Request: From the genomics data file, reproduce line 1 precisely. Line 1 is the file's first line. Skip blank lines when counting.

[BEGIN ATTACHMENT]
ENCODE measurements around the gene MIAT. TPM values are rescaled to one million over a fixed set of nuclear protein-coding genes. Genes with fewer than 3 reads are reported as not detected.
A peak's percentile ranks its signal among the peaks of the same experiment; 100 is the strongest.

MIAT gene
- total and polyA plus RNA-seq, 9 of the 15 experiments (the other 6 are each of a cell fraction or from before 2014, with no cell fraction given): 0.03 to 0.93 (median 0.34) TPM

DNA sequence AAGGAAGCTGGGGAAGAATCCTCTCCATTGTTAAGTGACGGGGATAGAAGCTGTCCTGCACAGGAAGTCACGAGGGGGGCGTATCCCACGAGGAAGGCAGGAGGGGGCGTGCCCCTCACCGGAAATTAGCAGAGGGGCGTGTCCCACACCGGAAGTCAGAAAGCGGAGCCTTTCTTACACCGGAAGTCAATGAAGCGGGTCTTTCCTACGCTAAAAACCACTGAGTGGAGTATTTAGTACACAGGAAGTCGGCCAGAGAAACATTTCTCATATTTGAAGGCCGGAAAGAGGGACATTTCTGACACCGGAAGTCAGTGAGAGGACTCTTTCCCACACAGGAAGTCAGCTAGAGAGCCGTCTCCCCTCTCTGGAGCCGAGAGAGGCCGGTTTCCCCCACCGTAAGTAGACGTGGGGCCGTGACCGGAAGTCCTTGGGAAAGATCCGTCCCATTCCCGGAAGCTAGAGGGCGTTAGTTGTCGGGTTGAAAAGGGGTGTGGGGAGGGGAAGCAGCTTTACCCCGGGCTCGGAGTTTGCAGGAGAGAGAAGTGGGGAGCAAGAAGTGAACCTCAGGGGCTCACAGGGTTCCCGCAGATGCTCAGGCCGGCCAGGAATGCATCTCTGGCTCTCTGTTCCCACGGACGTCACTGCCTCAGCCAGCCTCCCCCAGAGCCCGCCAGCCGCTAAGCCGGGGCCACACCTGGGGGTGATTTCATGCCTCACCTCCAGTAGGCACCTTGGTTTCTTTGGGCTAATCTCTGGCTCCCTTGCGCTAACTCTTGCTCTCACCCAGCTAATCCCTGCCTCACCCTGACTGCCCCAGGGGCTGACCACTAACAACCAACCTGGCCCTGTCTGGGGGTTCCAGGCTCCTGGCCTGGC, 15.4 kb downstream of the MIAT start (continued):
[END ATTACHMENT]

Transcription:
ENCODE measurements around the gene MIAT. TPM values are rescaled to one million over a fixed set of nuclear protein-coding genes. Genes with fewer than 3 reads are reported as not detected.